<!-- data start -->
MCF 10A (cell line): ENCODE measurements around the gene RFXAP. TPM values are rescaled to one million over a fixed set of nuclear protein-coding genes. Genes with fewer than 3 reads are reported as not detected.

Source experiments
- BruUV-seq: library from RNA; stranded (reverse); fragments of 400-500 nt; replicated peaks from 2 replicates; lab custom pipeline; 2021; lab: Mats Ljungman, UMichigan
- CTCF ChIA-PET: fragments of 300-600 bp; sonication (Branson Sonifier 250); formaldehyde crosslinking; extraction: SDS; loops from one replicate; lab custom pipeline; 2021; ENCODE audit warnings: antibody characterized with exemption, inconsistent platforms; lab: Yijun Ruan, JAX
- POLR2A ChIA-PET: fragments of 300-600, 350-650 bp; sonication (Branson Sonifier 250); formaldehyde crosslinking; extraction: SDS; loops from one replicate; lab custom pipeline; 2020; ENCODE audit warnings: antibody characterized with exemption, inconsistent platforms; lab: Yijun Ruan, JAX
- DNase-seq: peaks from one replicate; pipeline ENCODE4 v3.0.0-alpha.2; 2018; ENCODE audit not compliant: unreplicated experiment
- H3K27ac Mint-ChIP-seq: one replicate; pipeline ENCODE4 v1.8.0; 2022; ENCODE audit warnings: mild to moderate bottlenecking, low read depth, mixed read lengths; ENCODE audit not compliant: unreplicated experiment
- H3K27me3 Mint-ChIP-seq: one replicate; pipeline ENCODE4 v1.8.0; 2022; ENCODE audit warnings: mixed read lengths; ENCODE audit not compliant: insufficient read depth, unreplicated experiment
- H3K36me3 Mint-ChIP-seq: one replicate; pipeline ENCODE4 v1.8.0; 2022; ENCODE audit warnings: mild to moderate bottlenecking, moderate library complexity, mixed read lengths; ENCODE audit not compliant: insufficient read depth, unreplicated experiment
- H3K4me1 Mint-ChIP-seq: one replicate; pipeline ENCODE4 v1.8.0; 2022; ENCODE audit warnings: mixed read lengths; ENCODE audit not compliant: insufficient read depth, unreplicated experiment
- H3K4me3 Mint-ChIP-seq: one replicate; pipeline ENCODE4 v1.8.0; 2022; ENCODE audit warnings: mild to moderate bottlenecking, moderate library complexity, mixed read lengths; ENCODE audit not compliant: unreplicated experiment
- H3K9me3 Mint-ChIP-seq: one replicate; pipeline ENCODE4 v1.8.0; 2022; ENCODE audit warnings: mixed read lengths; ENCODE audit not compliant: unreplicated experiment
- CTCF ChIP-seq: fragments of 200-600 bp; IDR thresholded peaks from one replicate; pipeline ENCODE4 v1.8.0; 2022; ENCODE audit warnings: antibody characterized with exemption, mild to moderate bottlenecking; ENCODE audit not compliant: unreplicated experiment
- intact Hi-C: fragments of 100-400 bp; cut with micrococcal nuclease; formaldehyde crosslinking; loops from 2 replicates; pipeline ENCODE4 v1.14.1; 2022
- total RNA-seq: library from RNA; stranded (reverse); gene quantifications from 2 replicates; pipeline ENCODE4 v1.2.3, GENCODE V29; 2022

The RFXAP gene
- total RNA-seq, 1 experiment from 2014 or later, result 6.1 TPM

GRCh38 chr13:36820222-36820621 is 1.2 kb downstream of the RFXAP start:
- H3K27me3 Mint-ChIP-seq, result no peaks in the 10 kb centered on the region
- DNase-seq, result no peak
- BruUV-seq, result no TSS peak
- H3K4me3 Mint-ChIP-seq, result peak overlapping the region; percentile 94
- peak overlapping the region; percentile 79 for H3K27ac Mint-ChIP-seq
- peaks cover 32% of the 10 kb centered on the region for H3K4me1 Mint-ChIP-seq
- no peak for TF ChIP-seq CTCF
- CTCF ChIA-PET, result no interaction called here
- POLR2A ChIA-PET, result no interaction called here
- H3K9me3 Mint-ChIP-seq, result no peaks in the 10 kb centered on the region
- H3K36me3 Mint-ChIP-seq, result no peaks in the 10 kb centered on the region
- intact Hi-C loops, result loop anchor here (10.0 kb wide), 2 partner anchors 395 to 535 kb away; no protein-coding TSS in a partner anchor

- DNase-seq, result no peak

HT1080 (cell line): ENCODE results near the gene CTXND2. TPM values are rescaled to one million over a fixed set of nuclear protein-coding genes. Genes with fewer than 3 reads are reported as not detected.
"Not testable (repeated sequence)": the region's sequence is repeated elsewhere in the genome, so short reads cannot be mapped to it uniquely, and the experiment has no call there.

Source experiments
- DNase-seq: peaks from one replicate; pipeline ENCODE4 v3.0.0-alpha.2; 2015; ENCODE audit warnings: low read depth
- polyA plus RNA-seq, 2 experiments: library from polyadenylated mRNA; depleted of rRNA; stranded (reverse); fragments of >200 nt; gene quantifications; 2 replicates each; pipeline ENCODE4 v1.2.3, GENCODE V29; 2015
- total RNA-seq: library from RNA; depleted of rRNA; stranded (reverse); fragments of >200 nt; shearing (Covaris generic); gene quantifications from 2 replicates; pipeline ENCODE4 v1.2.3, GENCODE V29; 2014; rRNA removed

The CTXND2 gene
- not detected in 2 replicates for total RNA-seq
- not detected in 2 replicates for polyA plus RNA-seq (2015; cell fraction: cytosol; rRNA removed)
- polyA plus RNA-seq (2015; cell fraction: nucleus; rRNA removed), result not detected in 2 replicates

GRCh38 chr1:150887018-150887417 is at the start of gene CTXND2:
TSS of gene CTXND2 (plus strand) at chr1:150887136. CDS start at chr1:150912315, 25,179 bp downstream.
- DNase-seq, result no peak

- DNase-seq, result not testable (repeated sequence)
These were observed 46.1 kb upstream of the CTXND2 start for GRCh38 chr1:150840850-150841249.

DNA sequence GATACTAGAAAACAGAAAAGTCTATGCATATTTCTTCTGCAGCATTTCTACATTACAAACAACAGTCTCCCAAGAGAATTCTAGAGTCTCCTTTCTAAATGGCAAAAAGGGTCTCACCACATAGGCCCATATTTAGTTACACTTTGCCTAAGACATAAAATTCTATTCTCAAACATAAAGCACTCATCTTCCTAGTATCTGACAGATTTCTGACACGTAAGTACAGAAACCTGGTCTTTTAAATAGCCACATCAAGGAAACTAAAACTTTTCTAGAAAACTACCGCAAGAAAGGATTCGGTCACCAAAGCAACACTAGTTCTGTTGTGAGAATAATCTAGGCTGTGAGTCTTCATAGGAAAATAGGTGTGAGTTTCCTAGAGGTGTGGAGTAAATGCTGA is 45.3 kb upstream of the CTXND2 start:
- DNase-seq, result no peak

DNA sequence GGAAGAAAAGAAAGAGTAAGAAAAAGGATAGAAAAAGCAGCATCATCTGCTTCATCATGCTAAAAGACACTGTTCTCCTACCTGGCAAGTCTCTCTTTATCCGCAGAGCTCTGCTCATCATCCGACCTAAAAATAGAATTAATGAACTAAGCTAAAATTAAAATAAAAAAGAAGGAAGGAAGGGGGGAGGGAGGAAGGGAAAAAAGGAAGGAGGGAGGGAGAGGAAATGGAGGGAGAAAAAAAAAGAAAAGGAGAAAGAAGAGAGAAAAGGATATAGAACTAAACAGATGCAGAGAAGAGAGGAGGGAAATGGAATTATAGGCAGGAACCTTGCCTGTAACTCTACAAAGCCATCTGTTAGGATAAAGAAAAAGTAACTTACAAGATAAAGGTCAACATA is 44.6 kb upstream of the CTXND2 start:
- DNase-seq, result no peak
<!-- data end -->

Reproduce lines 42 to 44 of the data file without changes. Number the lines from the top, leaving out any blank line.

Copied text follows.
GRCh38 chr1:150887018-150887417 is at the start of gene CTXND2:
TSS of gene CTXND2 (plus strand) at chr1:150887136. CDS start at chr1:150912315, 25,179 bp downstream.
- DNase-seq, result no peak